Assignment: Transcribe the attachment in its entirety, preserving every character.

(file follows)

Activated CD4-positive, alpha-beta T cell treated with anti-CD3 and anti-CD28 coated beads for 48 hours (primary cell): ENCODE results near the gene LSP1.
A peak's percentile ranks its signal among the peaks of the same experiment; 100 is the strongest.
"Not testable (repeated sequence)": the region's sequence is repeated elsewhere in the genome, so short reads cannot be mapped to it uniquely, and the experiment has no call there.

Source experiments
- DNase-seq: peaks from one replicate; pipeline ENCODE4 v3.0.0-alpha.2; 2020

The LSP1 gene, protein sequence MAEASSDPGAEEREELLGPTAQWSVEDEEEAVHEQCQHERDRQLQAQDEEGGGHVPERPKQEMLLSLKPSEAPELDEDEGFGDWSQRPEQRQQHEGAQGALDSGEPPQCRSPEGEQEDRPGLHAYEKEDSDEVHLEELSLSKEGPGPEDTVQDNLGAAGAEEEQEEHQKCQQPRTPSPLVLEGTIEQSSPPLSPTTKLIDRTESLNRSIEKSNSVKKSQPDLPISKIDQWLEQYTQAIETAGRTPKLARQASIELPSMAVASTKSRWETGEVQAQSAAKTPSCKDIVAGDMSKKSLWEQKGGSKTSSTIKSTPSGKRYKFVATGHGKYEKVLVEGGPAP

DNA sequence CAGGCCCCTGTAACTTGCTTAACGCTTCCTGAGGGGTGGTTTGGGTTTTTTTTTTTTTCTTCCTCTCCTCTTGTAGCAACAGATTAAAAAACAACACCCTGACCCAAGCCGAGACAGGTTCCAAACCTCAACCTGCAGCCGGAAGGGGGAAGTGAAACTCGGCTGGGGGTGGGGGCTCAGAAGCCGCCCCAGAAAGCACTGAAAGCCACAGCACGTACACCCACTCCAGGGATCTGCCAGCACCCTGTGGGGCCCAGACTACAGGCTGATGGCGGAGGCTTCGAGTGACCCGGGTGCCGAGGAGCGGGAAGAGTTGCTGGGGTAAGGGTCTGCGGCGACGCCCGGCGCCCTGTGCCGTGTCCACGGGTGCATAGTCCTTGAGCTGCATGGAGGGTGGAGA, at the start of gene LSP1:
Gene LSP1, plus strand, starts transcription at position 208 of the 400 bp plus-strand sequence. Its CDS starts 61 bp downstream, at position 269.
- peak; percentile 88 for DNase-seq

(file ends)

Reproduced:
Activated CD4-positive, alpha-beta T cell treated with anti-CD3 and anti-CD28 coated beads for 48 hours (primary cell): ENCODE results near the gene LSP1.
A peak's percentile ranks its signal among the peaks of the same experiment; 100 is the strongest.
"Not testable (repeated sequence)": the region's sequence is repeated elsewhere in the genome, so short reads cannot be mapped to it uniquely, and the experiment has no call there.

Source experiments
- DNase-seq: peaks from one replicate; pipeline ENCODE4 v3.0.0-alpha.2; 2020

The LSP1 gene, protein sequence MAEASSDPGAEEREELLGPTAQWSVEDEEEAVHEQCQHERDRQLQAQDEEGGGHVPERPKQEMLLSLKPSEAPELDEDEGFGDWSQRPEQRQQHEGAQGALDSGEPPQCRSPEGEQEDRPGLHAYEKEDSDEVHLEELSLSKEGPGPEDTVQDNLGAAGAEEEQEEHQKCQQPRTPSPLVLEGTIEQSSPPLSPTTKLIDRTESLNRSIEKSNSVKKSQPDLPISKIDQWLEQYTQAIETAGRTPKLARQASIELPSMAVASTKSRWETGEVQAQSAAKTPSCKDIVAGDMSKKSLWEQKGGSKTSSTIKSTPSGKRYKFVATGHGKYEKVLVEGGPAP

DNA sequence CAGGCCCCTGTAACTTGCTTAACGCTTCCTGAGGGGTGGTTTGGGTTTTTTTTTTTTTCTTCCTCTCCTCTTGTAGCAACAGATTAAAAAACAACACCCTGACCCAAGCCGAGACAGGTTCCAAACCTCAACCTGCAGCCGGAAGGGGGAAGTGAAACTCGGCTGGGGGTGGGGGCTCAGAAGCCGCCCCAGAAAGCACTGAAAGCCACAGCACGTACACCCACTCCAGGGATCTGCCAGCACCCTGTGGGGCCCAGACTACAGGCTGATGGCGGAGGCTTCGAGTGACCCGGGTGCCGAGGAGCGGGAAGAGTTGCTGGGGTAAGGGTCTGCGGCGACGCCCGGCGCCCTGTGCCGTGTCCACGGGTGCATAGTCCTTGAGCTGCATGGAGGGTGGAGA, at the start of gene LSP1:
Gene LSP1, plus strand, starts transcription at position 208 of the 400 bp plus-strand sequence. Its CDS starts 61 bp downstream, at position 269.
- peak; percentile 88 for DNase-seq